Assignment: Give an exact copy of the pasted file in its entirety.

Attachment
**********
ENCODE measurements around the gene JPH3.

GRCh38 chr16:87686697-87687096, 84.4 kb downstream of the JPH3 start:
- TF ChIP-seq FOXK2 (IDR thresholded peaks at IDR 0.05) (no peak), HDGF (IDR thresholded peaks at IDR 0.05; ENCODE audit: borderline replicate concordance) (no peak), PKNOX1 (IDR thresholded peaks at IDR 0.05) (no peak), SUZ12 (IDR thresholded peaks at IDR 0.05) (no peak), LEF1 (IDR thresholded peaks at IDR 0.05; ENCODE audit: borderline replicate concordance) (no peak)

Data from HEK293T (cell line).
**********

ENCODE measurements around the gene JPH3.

GRCh38 chr16:87686697-87687096, 84.4 kb downstream of the JPH3 start:
- TF ChIP-seq FOXK2 (IDR thresholded peaks at IDR 0.05) (no peak), HDGF (IDR thresholded peaks at IDR 0.05; ENCODE audit: borderline replicate concordance) (no peak), PKNOX1 (IDR thresholded peaks at IDR 0.05) (no peak), SUZ12 (IDR thresholded peaks at IDR 0.05) (no peak), LEF1 (IDR thresholded peaks at IDR 0.05; ENCODE audit: borderline replicate concordance) (no peak)

Data from HEK293T (cell line).